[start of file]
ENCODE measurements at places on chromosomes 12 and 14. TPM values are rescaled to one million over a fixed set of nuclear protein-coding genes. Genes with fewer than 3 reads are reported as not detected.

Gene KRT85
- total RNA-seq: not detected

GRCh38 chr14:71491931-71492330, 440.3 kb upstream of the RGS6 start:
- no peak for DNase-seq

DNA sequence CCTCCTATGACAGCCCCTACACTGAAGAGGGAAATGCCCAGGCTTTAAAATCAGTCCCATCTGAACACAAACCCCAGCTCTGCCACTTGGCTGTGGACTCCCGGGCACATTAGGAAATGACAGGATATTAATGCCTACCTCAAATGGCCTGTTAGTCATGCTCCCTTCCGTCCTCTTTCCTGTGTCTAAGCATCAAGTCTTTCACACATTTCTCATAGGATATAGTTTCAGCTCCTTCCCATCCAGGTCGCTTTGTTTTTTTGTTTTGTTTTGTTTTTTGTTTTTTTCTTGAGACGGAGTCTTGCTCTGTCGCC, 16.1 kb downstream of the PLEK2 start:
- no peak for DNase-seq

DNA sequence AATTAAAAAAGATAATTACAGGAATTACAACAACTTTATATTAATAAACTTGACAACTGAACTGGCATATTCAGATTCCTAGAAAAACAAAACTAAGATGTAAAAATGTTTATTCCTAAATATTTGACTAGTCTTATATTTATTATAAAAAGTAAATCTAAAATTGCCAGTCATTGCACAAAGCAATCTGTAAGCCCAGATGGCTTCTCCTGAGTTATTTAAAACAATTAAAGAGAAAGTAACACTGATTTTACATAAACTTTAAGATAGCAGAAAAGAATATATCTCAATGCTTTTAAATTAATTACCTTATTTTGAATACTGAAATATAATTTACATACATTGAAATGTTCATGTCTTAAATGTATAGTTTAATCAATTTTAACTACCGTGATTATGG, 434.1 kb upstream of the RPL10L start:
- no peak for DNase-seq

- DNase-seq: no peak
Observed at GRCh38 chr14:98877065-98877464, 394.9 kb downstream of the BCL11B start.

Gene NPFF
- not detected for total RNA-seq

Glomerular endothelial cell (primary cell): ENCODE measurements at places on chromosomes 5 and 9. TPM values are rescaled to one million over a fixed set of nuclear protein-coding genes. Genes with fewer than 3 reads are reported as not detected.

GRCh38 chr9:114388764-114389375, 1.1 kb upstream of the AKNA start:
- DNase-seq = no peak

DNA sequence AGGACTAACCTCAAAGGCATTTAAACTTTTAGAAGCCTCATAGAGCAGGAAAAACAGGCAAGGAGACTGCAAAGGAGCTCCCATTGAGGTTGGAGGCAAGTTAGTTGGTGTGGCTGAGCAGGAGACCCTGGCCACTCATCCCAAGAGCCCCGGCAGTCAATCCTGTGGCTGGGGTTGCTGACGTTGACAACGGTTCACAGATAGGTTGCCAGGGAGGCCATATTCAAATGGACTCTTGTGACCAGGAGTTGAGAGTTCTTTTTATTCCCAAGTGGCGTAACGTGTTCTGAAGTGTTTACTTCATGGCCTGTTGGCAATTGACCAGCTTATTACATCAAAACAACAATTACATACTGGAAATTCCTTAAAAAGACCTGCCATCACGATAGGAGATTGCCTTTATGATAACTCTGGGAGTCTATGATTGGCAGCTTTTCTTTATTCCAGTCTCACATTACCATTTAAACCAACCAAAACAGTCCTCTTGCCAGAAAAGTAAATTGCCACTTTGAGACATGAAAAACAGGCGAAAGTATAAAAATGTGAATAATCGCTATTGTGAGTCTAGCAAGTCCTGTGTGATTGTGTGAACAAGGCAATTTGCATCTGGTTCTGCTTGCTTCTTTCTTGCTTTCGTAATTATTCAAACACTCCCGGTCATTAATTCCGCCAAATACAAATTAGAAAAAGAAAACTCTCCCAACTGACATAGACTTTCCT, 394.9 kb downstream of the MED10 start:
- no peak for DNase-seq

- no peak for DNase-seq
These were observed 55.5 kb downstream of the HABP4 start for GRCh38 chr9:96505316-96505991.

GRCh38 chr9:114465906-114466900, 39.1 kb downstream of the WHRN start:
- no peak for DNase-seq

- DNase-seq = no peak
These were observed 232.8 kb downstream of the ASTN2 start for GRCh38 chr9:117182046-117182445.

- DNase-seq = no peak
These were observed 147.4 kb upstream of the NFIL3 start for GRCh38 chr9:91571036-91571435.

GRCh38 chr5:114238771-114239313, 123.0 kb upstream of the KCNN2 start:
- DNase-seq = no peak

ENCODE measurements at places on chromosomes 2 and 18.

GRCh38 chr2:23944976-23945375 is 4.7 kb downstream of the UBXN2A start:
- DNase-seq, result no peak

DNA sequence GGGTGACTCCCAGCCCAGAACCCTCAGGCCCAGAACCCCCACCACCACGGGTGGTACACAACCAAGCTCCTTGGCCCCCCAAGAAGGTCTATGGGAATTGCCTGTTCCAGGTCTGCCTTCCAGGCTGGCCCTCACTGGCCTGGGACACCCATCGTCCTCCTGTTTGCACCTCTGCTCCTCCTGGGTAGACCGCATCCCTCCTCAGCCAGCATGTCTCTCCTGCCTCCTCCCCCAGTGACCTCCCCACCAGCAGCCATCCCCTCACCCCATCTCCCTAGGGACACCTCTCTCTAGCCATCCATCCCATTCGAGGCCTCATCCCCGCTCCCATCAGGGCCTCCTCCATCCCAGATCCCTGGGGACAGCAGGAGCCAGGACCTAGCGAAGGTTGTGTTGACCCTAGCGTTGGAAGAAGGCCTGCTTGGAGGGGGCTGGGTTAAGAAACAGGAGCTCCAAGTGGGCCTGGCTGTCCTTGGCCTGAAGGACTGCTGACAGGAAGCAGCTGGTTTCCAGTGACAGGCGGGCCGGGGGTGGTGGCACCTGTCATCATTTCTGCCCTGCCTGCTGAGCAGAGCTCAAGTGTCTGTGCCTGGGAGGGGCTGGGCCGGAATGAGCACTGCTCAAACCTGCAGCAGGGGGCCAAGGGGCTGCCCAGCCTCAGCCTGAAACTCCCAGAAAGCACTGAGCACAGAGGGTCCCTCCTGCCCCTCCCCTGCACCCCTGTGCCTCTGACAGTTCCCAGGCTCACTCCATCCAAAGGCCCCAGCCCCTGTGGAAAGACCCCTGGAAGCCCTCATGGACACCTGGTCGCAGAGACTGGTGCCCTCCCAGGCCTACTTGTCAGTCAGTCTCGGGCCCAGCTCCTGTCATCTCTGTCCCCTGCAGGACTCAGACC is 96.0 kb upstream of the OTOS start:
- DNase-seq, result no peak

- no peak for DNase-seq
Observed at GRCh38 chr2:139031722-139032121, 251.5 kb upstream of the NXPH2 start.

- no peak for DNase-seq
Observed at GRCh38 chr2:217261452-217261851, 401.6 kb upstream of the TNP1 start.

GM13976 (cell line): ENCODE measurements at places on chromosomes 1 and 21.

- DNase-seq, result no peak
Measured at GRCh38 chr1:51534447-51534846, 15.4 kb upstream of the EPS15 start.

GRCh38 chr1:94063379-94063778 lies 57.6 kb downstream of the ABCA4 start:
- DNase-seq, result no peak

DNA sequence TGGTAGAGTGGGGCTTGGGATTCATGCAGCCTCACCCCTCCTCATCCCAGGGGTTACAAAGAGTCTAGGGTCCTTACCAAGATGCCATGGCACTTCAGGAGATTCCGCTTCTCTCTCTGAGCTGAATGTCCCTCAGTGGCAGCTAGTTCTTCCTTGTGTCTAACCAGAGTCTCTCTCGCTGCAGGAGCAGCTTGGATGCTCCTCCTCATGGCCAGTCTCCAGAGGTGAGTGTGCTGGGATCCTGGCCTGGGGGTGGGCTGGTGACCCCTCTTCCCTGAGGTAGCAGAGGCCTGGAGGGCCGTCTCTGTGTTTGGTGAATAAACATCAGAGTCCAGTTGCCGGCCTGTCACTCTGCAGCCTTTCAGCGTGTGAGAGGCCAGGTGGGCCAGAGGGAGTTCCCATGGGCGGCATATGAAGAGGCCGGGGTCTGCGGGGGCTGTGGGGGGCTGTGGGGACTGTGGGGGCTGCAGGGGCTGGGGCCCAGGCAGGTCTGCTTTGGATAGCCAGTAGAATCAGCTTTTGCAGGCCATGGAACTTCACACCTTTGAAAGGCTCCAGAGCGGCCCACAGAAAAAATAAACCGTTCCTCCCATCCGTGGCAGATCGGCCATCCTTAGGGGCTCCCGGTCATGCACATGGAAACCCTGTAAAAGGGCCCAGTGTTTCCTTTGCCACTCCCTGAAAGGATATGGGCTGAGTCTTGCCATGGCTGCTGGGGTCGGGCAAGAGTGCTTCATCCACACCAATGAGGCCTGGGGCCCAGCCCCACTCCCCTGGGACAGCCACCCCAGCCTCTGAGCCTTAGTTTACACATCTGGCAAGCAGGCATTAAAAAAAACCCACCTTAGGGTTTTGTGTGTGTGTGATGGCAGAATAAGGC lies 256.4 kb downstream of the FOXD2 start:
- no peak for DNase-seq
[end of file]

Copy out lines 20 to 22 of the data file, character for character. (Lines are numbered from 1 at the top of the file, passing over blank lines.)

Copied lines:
These were observed 55.5 kb downstream of the HABP4 start for GRCh38 chr9:96505316-96505991.

GRCh38 chr9:114465906-114466900, 39.1 kb downstream of the WHRN start:
- no peak for DNase-seq